Stocking for the Future

 

About six years ago – or so – Sal and I began putting a few extra groceries away every month.  To be honest we weren’t too confident where our country was headed and the West Coast has an impending earthquake hanging over head – or underfoot!

We just thought we would feel better if we had a food reserve is need be.  We began slowly and after about three years of consistently buying a bit extra we had a two-year supply put away.

We are very fortunate that our old 1906 house has a room in the basement which was built as a cold room for food storage – I know not everyone is as fortunate.  But please don’t let that delay your beginning to stockpile a food reserve.

Where to begin: – Let’s start by just making a list of the groceries you buy regularly, the dry goods you use weekly and monthly – flour, rice, beans, pasta; mixes you may use for short cuts in cooking like prepackaged cornbread or a spaghetti or gravy mix.  Take your time and make as complete a list as you can.

Once you have made your list decide how long you want to plan ahead.  Sal and I began with just three months – moved to six and then to two years.  You do not have to do this all at once and room for storage is another gauge for you to keep in mind.

If we just look at three months you can figure out how many cans of green beans or corn or beets you need; how many cans of evaporated milk you will use in three months; what about canned soup or pasta or canned fruit.  You get the concept and beginning is the best step forward.

One error we made when we began was putting some food up in five gallon cans.  This wasn’t very smart – after all there are just two of us. Once you open a five gallon bucket of beans – oh my – that is a lot of beans.  Not to mention the darn bucket weighs a ton! We learned quickly that #10 cans are a much better method of long-term storage for may of the basics we need.  A #10 tin is the size you see in the commercial or perhaps school section of the grocery store – much easier to consume than a five gallon bucket!  More on the #10 tins later.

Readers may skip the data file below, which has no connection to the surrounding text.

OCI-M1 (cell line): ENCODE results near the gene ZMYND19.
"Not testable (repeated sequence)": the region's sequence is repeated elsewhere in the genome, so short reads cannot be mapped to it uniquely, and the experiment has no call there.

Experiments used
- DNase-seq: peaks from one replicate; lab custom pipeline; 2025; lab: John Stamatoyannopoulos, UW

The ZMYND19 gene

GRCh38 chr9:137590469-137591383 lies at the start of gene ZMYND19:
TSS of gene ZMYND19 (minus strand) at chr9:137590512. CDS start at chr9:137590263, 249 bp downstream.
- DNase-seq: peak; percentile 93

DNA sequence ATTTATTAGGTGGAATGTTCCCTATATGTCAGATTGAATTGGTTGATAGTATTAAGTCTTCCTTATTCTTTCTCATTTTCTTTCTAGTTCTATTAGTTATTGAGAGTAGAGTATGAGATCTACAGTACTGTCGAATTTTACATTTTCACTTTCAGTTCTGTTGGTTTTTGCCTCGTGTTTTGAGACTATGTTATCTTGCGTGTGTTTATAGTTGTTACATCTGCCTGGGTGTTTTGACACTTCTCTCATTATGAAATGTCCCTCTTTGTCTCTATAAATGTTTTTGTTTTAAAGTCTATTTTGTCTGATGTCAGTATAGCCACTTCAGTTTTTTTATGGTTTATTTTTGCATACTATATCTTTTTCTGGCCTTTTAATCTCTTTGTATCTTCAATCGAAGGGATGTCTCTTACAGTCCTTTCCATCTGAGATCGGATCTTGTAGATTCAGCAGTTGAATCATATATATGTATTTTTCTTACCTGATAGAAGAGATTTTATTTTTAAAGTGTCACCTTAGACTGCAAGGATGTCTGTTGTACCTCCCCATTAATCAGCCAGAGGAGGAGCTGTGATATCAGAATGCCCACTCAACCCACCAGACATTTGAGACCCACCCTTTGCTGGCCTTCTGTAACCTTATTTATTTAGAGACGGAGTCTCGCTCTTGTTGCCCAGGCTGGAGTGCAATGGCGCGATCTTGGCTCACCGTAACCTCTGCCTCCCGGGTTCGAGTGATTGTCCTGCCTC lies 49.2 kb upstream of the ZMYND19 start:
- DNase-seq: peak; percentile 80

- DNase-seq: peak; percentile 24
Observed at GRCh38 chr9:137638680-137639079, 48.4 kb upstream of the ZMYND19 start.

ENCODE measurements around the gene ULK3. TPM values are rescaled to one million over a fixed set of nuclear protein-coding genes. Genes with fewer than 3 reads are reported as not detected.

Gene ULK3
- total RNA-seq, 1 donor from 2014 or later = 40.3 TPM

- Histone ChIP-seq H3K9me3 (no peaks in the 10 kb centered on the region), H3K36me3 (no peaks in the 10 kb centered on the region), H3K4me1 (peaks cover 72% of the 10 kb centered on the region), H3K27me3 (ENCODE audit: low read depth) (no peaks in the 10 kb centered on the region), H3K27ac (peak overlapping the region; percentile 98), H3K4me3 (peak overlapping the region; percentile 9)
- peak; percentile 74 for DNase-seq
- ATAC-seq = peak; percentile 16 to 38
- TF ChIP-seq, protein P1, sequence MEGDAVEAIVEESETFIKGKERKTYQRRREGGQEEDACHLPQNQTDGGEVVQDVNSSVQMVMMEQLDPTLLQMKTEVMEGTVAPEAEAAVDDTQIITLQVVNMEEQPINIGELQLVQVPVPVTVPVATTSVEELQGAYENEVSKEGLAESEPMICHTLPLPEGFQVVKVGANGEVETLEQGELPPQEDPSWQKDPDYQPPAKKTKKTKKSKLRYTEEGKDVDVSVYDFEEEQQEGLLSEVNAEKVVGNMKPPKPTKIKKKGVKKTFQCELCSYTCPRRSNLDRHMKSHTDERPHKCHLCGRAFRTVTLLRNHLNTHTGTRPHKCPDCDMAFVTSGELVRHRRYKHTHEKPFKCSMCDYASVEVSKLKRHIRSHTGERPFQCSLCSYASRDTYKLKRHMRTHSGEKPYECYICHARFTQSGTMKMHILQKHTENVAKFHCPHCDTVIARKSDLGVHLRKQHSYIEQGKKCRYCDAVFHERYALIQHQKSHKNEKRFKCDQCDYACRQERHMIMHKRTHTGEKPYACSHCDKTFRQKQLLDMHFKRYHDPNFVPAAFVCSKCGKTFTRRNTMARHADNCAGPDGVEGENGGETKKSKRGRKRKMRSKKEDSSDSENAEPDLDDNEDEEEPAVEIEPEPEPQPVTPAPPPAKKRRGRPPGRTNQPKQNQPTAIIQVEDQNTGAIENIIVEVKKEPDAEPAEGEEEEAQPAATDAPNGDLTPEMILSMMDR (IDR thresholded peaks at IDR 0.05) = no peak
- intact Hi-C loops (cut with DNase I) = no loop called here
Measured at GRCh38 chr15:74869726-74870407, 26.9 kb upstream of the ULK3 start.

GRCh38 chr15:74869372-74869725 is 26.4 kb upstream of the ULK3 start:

We’ve all been shopping for a long time but a few hints that helped us.  We like locally canned items and found that our local Bi-Mart carries a brand of canned vegetables that we like – Santiam brand.  They periodically have the cans on sale so we would buy a case of our favorite vegetables.  Twelve cans gives us enough to use two cans a month for six months – see how easy that was – you are already six months stocked!  Watch for specials on the items your family enjoys and buy some extra – perhaps more than you usually would purchase.

If you have a large pantry you are blessed and just need to organize a bit to increase your food retention area.  If you are short on storage consider a hall closet or perhaps having some cased goods under your bed.  You do not want your canned goods to freeze but if your garage is heated or protected you can store items there as well.

One issue which always comes up is “What about the expiration date on the canned goods/”  I have it from a very reliable source that the expiration dates do not mean very much.  Canned goods may, after a time, lose some of their nutritional value.  But is you are stockpiling for six months or a year you do not have to be concerned.  Rotating your stock will eliminate most of that issue anyway  – and you always want to use the older products first.

I have a list of our items which I will post later – I am having difficulty formatting it to fit in the blog!  I have our long-term storage list and then our pantry access list which is where you will want to begin.

Begin today – start making that list of all the items you use in a week – expand it to two.  Most of repeat many of our meals on a regular basis so this is an easy step to begin.  I will be back with a list and additional info in a few days.  I’ll be checking on you to see how your list making is going!

Happy Stocking for the Future – It is a great feeling of security to know you and your family will not go hungry in case of an emergency or an unexpected crisis.

 

 

 

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